# How do you integrate #int (2x+1)/((x+8)(x-1)(x-3)) # using partial fractions?

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To integrate the expression (2x+1)/((x+8)(x-1)(x-3)) using partial fractions, we first decompose the rational function into partial fractions.

We start by expressing the rational function as A/(x+8) + B/(x-1) + C/(x-3), where A, B, and C are constants to be determined.

Multiplying both sides by the common denominator (x+8)(x-1)(x-3), we get: 2x + 1 = A(x-1)(x-3) + B(x+8)(x-3) + C(x+8)(x-1).

We can then solve for A, B, and C by equating coefficients of like terms on both sides of the equation.

After finding the values of A, B, and C, we integrate each term separately. The integral of A/(x+8) will be A*ln|x+8|, the integral of B/(x-1) will be B*ln|x-1|, and the integral of C/(x-3) will be C*ln|x-3|.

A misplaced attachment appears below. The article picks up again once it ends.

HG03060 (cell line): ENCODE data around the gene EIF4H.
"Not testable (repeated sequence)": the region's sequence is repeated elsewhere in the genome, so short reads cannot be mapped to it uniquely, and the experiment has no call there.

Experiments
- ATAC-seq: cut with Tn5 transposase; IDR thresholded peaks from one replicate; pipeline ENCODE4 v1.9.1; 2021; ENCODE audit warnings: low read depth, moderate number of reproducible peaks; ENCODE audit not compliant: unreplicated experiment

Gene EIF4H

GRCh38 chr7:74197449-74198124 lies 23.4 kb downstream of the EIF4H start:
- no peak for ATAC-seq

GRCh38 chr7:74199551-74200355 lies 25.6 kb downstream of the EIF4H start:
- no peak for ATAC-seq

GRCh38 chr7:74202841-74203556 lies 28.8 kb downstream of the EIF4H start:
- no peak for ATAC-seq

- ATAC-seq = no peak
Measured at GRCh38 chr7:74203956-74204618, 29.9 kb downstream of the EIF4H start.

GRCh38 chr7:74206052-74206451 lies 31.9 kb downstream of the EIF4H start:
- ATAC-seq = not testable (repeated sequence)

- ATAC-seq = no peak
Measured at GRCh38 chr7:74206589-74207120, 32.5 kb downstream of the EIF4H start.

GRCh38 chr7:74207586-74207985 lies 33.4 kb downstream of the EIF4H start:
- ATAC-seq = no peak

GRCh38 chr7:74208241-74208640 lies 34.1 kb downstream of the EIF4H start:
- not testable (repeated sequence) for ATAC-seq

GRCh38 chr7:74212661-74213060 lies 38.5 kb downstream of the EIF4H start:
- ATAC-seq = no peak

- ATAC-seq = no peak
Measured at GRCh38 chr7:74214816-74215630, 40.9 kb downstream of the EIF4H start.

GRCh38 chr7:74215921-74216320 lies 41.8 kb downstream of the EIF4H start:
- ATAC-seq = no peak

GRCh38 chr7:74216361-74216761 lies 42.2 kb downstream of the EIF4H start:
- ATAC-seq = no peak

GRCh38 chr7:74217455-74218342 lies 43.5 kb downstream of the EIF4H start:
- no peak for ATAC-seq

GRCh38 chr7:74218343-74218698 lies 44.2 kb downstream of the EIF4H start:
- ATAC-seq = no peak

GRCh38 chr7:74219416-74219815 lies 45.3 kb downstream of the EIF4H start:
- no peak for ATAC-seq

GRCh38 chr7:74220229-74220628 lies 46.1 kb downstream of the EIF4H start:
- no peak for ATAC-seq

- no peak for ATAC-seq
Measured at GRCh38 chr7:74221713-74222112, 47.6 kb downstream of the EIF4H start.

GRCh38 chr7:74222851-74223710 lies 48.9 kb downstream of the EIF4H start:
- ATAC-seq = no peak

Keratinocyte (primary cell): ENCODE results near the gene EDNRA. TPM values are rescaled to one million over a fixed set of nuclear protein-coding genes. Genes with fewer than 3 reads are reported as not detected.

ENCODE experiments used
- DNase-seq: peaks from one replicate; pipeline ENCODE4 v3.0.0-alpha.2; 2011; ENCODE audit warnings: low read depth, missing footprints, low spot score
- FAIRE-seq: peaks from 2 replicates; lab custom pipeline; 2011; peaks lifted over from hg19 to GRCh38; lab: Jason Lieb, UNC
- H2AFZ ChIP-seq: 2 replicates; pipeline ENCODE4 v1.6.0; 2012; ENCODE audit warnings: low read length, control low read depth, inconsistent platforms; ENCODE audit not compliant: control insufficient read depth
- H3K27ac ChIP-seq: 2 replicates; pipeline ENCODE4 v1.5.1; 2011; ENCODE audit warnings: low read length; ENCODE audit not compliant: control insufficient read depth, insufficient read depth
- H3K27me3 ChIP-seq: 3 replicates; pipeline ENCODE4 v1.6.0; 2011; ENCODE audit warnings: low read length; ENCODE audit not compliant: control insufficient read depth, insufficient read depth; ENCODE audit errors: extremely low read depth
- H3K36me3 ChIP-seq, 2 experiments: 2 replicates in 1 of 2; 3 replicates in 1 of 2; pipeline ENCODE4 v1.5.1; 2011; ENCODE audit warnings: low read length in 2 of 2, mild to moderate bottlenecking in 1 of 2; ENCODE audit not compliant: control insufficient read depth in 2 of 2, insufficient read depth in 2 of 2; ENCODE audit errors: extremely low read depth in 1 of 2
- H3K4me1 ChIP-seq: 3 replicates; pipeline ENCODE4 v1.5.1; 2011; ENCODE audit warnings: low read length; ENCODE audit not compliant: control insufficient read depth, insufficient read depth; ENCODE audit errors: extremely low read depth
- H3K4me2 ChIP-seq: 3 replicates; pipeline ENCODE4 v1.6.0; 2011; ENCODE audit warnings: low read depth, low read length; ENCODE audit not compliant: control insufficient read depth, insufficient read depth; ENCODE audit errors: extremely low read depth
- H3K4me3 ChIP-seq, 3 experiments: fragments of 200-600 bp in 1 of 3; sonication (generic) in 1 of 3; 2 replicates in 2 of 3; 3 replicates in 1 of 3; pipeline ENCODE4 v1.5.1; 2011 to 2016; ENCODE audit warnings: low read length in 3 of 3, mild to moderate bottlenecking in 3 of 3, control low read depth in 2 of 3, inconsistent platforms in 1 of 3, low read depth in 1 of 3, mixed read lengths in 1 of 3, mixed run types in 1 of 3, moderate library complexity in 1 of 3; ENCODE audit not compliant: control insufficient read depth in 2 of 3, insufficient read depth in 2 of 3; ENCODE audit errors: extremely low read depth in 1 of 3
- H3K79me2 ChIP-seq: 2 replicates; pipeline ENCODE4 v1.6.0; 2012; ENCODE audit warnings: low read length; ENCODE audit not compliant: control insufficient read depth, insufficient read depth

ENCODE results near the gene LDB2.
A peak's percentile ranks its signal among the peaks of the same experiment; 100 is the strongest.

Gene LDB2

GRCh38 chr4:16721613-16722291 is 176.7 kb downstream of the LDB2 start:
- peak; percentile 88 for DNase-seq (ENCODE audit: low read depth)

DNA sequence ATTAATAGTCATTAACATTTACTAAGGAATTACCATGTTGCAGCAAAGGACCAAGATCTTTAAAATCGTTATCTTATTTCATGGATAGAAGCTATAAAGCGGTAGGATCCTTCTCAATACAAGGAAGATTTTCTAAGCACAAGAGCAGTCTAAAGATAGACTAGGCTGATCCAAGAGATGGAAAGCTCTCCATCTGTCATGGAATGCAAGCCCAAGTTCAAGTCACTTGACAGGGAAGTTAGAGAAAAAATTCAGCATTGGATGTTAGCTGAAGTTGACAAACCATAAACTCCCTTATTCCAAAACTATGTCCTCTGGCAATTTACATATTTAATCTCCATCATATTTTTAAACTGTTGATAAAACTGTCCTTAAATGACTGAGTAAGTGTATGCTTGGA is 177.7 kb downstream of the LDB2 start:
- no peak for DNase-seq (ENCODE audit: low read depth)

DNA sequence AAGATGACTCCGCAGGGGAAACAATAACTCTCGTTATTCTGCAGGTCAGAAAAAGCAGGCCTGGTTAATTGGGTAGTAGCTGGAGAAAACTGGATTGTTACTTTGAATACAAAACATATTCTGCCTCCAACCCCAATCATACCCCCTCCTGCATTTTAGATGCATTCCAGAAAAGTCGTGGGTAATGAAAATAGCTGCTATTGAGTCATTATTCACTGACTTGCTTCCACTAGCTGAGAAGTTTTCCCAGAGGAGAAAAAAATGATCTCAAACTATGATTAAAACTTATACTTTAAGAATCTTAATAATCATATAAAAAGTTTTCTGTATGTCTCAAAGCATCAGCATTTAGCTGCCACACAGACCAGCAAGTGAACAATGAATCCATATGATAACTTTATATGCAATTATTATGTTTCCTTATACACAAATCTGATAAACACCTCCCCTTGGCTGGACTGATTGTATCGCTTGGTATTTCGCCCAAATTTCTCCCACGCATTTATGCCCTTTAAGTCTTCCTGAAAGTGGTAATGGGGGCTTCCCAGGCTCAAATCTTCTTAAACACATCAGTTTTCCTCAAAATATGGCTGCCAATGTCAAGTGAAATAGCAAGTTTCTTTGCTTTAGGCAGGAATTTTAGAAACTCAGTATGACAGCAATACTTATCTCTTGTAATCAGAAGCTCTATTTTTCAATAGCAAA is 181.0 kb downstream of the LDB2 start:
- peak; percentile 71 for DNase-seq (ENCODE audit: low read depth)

Finally, we combine the integrals of each term to obtain the overall integral of the original rational function.

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When evaluating a one-sided limit, you need to be careful when a quantity is approaching zero since its sign is different depending on which way it is approaching zero from. Let us look at some examples.

When evaluating a one-sided limit, you need to be careful when a quantity is approaching zero since its sign is different depending on which way it is approaching zero from. Let us look at some examples.

When evaluating a one-sided limit, you need to be careful when a quantity is approaching zero since its sign is different depending on which way it is approaching zero from. Let us look at some examples.

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